Physically, violins are distinguishable from their viola cousins by size and the shape of the bow frog. The average violin’s body is shorter than that of the average viola, ranging between 9 inches and 14 inches. 

    We mentioned earlier that violas tend to have relatively heavy, often rounded bow frogs. The violin, by contrast, will usually have a lighter bow frog attached to the bow, the edges of which are typically straight/ 

    Unlike the viola, which is played in Alto clef, the violin uses the Treble clef, which is the more common style of sheet music. The strings go from G to E rather than from C to A, and the pitch is higher.

    The difference in pitch and tone is very easy to distinguish between the violin and the viola because the violin is noticeably higher. Anyone with experience teaching the violin will be equally familiar with the ‘dying cat’ screech of a badly-played violin as with the tear-jerking beauty it’s capable of. 

    The violin is responsible for the melody of many orchestral pieces of music, with most orchestras dedicating not one but two whole sections to this instrument alone.

    Popular pieces of violin music include Beethoven’s 9th and Brahms’s 3rd violin sonatas, as well as more popular hits like the iconic ‘Let It Go’ number from Disney’s Frozen


    Now that we’ve discussed the features and histories of the viola and the violin, let’s simplify things a bit.

    Here is a clear overview of the ways in which the physical builds, musical qualities, and roles of these instruments compare to one another:

    Viola Violin
    Clef  Alto Treble 
    Size  15-18 inches  9 -14 inches 
    Strings  C, G, D, A G, D, A, E
    Bow Frog  Heavier, rounded  Lighter, straight 
    Orchestral Role  Accompaniment  Melody 

    Final Thoughts

    We’ve reached the end of the article, and as you can see, there are a lot more differences between the violin and the viola than you might think!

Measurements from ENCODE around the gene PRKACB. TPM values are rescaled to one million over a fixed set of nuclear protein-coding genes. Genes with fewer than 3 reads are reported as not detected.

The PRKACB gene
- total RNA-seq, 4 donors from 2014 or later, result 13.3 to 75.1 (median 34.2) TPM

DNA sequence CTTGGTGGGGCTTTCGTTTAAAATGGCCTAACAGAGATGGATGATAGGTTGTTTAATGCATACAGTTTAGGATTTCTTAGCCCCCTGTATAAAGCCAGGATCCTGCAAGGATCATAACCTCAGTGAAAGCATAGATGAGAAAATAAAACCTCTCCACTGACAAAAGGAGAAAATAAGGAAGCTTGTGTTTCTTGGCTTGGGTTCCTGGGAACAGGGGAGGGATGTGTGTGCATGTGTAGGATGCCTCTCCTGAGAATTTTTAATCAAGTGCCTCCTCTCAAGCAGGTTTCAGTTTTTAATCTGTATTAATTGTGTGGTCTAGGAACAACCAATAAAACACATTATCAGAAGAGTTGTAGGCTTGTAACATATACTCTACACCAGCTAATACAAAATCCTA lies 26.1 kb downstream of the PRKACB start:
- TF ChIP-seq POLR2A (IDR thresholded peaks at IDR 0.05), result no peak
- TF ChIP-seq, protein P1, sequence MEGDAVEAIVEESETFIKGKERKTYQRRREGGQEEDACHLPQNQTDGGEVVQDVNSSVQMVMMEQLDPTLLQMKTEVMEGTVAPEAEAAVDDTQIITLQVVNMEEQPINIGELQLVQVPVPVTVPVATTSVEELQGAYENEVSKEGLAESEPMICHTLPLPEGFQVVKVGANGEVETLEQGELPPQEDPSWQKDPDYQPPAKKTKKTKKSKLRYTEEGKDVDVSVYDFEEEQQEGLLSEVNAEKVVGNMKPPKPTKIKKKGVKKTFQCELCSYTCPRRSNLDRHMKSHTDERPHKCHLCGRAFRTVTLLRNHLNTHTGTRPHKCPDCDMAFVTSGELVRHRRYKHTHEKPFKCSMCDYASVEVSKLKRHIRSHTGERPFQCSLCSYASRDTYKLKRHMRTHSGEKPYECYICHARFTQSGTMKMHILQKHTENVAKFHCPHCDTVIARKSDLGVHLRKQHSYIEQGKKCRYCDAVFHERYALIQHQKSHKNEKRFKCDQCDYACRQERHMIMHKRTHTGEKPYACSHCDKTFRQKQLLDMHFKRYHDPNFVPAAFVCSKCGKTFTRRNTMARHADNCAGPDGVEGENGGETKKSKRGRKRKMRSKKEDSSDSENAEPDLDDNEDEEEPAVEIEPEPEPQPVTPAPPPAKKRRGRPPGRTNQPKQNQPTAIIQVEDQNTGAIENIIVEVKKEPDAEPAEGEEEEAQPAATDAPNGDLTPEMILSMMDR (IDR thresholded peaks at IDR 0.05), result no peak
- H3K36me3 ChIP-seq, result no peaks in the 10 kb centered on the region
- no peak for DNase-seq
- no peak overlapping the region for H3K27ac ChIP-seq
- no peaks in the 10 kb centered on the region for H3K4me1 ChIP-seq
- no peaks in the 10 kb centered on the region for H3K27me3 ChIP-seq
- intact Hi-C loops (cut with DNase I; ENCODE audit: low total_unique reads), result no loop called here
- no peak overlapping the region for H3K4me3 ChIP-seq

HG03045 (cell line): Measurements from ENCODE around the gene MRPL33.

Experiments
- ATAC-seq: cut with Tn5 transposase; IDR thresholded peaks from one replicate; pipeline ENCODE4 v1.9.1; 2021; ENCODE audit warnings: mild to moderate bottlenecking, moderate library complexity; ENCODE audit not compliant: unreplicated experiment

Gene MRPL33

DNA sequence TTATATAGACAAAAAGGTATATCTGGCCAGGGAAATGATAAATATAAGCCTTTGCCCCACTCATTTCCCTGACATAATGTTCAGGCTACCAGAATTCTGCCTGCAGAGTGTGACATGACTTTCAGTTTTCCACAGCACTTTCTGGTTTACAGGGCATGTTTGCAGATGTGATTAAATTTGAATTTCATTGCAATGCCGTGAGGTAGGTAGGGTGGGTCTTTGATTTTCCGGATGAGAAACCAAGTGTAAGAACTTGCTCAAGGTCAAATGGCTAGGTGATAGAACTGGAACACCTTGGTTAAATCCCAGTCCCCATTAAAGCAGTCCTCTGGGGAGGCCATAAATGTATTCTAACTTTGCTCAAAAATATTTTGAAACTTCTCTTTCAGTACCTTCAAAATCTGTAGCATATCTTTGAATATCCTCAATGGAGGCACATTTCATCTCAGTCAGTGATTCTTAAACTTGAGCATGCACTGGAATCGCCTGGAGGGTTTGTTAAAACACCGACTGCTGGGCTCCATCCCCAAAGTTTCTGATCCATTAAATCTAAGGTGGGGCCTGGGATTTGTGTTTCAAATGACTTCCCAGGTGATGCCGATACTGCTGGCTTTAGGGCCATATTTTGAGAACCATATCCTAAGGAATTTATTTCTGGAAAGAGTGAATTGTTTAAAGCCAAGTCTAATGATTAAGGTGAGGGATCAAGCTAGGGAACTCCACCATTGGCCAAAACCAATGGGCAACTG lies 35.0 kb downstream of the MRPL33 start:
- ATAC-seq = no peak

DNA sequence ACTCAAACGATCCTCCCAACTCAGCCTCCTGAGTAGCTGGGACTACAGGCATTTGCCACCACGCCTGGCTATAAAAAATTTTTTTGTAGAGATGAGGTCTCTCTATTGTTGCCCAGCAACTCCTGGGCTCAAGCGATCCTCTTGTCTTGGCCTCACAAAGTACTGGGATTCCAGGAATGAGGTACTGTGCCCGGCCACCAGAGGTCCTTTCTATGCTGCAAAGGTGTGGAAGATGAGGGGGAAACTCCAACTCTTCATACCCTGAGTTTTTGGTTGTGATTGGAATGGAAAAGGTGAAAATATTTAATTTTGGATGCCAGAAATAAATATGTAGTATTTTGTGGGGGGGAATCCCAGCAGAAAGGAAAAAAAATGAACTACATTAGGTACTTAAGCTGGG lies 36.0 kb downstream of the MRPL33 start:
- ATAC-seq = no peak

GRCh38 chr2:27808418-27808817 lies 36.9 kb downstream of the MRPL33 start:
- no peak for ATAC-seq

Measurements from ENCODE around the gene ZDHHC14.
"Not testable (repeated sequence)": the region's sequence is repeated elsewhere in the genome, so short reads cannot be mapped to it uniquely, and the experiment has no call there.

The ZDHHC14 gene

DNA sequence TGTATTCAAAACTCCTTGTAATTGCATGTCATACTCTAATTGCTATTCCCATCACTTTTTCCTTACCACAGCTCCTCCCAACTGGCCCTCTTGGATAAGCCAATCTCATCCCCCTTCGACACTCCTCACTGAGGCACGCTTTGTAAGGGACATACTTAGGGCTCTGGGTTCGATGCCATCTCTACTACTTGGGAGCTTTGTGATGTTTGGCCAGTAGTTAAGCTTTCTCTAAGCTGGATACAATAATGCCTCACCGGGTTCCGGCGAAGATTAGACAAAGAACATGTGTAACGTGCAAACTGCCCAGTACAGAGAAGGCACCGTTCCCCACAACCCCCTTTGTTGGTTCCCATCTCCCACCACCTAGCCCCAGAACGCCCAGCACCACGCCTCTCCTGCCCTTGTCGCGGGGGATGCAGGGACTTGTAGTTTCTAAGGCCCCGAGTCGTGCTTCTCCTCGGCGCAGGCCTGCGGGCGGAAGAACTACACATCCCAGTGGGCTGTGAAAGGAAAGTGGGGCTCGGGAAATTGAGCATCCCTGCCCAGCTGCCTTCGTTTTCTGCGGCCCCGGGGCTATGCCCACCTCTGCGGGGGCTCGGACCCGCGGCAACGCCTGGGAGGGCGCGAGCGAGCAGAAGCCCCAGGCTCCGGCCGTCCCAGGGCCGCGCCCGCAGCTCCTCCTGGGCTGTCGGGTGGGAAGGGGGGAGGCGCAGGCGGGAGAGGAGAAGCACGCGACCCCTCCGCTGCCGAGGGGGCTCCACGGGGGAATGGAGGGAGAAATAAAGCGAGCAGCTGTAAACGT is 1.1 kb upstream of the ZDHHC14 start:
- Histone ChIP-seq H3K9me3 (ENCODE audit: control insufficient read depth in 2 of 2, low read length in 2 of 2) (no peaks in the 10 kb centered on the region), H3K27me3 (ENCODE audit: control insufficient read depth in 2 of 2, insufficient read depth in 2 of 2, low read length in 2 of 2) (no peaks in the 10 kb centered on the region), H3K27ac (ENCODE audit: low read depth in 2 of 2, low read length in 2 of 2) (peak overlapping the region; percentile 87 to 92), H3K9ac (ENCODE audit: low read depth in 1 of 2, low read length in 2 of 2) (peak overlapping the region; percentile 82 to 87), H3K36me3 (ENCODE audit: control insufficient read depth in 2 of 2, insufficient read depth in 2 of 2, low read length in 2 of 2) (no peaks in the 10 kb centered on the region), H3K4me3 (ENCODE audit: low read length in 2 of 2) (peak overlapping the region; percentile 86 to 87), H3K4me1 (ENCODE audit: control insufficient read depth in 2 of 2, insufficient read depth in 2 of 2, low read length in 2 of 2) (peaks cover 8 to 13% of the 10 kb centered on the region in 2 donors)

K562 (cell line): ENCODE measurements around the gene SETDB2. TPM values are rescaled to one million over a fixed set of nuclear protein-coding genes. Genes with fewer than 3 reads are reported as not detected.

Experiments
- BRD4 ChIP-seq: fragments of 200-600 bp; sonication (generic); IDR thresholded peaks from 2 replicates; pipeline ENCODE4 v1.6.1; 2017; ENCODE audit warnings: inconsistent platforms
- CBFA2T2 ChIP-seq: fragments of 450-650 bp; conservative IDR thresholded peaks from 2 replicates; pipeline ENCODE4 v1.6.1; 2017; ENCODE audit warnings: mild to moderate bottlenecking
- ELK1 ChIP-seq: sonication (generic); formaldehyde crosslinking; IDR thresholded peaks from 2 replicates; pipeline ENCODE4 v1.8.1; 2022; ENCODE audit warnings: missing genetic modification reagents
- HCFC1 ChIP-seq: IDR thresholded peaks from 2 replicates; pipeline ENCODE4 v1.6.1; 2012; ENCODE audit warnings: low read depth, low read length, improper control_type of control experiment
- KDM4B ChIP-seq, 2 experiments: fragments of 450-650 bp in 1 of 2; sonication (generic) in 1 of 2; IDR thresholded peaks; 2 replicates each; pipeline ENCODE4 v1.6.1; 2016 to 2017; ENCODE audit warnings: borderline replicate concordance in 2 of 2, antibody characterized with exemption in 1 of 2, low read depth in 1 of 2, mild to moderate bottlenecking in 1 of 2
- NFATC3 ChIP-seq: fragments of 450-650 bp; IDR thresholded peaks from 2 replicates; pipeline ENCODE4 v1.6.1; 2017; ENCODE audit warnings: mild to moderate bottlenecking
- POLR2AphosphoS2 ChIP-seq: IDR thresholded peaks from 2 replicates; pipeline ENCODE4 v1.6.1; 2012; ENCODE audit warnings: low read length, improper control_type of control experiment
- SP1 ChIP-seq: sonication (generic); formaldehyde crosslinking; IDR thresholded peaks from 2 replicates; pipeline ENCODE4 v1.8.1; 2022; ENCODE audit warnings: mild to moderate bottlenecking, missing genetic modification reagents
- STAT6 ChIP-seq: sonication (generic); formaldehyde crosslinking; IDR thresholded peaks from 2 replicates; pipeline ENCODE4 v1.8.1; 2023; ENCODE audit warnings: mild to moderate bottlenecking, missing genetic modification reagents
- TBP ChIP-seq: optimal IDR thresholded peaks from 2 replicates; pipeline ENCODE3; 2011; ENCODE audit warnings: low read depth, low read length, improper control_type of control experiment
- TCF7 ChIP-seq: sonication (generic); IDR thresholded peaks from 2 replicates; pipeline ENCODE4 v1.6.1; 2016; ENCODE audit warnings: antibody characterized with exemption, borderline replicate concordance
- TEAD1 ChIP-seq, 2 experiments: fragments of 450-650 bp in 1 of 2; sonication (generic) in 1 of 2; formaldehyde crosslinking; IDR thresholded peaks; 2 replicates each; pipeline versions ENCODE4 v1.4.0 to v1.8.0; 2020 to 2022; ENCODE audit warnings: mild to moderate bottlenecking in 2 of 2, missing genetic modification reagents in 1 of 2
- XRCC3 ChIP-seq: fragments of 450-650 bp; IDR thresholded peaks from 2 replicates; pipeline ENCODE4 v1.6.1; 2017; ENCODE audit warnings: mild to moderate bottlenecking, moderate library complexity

The most obvious difference is the size, with the violin being a good few inches smaller than the viola on average. The shape and weight of the bow frog on a viola is also different from that of a violin, with viola bow frogs typically having more weight to them as well as more rounded edges. 

    However, the differences between these two instruments also extend to clef, pitch, and tone. Violas are played in Alto clef, while violins use the more widely-read treble clef. 

    Violins also typically take more of a central role in orchestras and other musical ensembles, while violas contribute stunning harmonies. 

    Although it’s easy to point out differences between the viola and violin, it’s also important not to lose sight of the similarities. Both are part of a large and respected family of instruments with a rich and fascinating history.

    These instruments have come together time and time again to create some of the world’s most beautiful musical masterpieces, from Mozart’s Sinfonia Concertante (1779) to Strauss’s Don Quixote (1897). 

    Whether you’re a fan of the viola or the violin, as a musician or a listener, it’s worth remembering that you form an integral part of these instruments’ shared and individual histories – and their futures.